Travel Log #9: “Exploring Stereotypes” By Madeleine Harder. Brussels, BE

Coming to Belgium, I did not know of any stereotypes about my host culture. I knew that Belgium was known for its chocolate, beer, and waffles but that is not exactly a stereotype—more a matter of fact. Belgium is such a small country that globally it has few known stereotypes, however within the European bloc Belgium has been subject to ridicule. Called by France as semi- France and labeled by the Swiss as having bad chocolate, these are some of the nicer things that have been said about the Belgians. Even within its own borders, Belgium has stereotypes deeply engrained into its culture.

Once I got here I learned about the conflict between the native Dutch speakers and the native French speakers. Each group has made up many stereotypes for the other population. Meanwhile, the German speakers who represent less than 1% of Belgium have been relatively left alone. Belgium is split into 2 regions: Wallonia, the French speaking south and Flanders, the Dutch speaking north. While, the German speaking population resides in Eastern Belgium by the land bordering Germany. Brussels is a special exception to Belgian geography because it is technically in Flanders but is almost entirely French speaking. What I mean to say is you will get dirty looks if you try and use Dutch to get around.

The Dutch view the French speaking population as the dumber half of Belgium. And it’s kind of true, students of the Dutch-speaking school system score significantly higher on standardized tests. Residents of Flanders view themselves as very hard workers and see the Walloons as lazy. I am not as well versed on the stereotypes the French have assigned to the Dutch but generally they believe the Dutch give too many kisses and watch too much television. While these stereotypes seem light and childish, the Dutch legitimately think they are better than the French. And in the battle of languages (but language only) I side with the Dutch.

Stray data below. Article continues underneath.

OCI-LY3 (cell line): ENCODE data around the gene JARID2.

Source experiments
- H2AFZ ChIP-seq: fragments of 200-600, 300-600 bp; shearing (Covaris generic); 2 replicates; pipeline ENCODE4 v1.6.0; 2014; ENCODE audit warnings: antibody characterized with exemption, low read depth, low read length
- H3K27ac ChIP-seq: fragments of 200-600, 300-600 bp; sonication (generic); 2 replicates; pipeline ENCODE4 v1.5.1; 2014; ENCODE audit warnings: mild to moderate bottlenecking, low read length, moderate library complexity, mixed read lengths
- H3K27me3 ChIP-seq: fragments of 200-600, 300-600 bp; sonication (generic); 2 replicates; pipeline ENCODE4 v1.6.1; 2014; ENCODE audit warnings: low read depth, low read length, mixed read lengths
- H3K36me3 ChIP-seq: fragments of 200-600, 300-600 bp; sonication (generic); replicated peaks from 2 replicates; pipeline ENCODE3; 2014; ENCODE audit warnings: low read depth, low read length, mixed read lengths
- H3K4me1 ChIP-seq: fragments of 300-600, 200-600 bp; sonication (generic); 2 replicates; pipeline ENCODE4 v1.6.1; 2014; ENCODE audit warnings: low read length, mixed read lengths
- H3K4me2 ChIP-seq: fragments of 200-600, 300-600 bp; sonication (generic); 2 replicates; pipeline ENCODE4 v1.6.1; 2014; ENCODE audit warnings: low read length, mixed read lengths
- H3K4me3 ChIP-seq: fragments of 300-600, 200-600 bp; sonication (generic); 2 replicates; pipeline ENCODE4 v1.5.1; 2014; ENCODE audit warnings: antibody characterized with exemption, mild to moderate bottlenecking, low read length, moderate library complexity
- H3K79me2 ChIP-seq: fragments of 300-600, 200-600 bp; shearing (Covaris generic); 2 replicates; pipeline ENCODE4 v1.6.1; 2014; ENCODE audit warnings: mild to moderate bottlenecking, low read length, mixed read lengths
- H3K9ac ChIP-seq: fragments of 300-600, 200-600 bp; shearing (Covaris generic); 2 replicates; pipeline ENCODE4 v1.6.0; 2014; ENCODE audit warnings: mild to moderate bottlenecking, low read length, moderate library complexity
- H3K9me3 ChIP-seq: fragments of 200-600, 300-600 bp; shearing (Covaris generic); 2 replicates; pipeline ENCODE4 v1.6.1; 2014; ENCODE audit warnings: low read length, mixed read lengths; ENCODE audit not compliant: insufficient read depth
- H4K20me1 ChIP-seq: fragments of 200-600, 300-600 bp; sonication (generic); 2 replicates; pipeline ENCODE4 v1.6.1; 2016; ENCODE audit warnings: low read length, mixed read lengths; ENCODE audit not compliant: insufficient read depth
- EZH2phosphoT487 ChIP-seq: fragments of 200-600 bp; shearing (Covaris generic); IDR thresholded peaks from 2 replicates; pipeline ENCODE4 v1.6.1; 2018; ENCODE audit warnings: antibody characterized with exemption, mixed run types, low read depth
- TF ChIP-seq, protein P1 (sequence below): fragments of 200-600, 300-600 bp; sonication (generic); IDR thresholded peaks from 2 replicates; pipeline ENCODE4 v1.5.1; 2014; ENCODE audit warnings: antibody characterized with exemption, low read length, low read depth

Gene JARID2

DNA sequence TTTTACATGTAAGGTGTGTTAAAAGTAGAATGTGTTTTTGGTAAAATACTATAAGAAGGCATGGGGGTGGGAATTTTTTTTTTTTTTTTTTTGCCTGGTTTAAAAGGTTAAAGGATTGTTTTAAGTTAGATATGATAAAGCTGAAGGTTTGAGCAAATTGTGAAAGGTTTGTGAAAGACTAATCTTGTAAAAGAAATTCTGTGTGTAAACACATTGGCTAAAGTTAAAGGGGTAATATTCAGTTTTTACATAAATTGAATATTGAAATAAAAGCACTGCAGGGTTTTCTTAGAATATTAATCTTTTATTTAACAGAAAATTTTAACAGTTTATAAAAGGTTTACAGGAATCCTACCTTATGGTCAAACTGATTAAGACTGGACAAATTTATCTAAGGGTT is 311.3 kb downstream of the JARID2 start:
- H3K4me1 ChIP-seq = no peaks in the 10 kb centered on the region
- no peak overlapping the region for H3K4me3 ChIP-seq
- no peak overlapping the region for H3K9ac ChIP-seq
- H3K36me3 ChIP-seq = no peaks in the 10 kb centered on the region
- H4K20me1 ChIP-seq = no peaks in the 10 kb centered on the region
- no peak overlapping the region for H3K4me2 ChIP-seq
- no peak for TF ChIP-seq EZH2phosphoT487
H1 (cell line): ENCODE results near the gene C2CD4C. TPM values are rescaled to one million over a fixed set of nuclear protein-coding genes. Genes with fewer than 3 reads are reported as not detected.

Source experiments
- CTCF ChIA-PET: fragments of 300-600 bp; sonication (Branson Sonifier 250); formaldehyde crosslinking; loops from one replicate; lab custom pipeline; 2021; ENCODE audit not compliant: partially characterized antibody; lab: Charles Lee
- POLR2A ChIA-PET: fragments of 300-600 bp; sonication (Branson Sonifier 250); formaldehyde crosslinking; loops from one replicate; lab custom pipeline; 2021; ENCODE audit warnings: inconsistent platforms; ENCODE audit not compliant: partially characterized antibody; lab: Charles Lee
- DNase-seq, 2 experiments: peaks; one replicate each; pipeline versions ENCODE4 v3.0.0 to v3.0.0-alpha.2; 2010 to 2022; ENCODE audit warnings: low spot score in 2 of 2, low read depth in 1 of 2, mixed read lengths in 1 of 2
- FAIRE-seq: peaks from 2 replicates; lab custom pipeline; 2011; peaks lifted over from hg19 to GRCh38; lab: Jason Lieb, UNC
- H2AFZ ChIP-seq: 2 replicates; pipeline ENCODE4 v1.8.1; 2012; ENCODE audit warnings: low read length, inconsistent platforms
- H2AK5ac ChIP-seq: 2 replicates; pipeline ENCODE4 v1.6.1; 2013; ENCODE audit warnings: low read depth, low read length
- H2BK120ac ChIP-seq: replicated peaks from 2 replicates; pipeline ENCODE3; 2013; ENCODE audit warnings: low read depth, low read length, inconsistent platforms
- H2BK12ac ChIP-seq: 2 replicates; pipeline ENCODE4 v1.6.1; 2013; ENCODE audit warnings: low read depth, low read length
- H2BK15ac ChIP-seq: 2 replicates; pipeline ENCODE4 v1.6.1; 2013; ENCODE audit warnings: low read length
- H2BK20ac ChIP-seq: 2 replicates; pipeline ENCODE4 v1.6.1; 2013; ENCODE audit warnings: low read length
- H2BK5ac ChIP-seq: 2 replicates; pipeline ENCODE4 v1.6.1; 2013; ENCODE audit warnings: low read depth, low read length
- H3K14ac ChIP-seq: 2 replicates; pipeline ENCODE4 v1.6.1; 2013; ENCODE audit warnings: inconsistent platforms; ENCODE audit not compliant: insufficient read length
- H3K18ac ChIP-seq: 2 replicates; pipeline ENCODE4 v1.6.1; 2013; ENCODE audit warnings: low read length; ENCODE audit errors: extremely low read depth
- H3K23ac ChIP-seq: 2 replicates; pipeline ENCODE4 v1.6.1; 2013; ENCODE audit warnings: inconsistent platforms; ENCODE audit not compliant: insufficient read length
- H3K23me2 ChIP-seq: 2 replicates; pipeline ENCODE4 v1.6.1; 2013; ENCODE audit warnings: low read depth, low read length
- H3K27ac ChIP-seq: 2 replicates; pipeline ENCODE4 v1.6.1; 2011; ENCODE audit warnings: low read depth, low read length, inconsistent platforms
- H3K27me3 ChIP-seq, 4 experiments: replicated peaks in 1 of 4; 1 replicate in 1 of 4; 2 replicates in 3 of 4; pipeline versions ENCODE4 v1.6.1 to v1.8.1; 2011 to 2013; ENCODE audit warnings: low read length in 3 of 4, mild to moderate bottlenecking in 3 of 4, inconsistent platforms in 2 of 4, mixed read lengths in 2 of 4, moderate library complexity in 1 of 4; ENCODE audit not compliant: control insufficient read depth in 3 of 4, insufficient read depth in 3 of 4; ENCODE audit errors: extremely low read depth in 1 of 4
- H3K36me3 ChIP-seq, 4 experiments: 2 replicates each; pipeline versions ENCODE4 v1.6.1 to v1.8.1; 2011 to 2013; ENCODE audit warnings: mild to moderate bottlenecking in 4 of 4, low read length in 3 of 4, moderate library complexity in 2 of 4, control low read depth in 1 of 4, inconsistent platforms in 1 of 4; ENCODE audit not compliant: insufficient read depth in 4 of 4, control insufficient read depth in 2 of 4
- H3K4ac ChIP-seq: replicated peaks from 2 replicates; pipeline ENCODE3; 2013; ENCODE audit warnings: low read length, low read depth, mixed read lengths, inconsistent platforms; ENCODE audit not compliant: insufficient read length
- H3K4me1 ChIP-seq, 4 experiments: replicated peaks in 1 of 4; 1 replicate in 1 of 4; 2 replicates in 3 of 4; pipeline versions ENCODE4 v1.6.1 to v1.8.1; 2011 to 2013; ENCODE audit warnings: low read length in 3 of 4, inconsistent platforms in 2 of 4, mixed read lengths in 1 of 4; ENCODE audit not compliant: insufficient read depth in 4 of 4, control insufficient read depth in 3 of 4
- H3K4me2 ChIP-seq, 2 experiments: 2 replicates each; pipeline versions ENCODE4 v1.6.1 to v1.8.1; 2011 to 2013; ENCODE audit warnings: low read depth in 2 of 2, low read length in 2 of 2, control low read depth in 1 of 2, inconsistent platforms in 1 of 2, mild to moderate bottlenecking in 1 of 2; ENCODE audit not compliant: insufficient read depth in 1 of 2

Living in Germany has really colored my perception of the French language and by default the people who call this language their mother tongue. Linguistically, Dutch is the language that bridges German and English. My experience with German has actually led me to favor the Dutch language in Belgium. Some of the students that I have become friends with at my university are originally from Flanders and though they can speak perfect French, claim they have a “distaste” for the language. It’s hard to describe exactly why, but the Dutch sounds (and German as I’ve found out) are very different than the ones in French. It’s physically challenging to speak the other language. And throw in the fact that the Dutch view the French as inferior; they will not try to accommodate them.